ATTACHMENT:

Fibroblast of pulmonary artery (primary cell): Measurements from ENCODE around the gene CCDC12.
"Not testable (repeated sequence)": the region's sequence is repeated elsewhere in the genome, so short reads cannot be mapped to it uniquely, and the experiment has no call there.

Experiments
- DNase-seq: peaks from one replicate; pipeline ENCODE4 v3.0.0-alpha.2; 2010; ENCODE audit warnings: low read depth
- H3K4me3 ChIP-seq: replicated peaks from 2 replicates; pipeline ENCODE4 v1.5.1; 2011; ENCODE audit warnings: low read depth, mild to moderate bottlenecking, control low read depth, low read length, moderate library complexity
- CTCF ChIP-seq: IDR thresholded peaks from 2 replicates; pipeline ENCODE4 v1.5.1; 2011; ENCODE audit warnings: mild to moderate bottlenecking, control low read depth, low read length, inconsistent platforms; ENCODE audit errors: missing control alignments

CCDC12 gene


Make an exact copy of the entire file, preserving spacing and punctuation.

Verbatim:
Fibroblast of pulmonary artery (primary cell): Measurements from ENCODE around the gene CCDC12.
"Not testable (repeated sequence)": the region's sequence is repeated elsewhere in the genome, so short reads cannot be mapped to it uniquely, and the experiment has no call there.

Experiments
- DNase-seq: peaks from one replicate; pipeline ENCODE4 v3.0.0-alpha.2; 2010; ENCODE audit warnings: low read depth
- H3K4me3 ChIP-seq: replicated peaks from 2 replicates; pipeline ENCODE4 v1.5.1; 2011; ENCODE audit warnings: low read depth, mild to moderate bottlenecking, control low read depth, low read length, moderate library complexity
- CTCF ChIP-seq: IDR thresholded peaks from 2 replicates; pipeline ENCODE4 v1.5.1; 2011; ENCODE audit warnings: mild to moderate bottlenecking, control low read depth, low read length, inconsistent platforms; ENCODE audit errors: missing control alignments

CCDC12 gene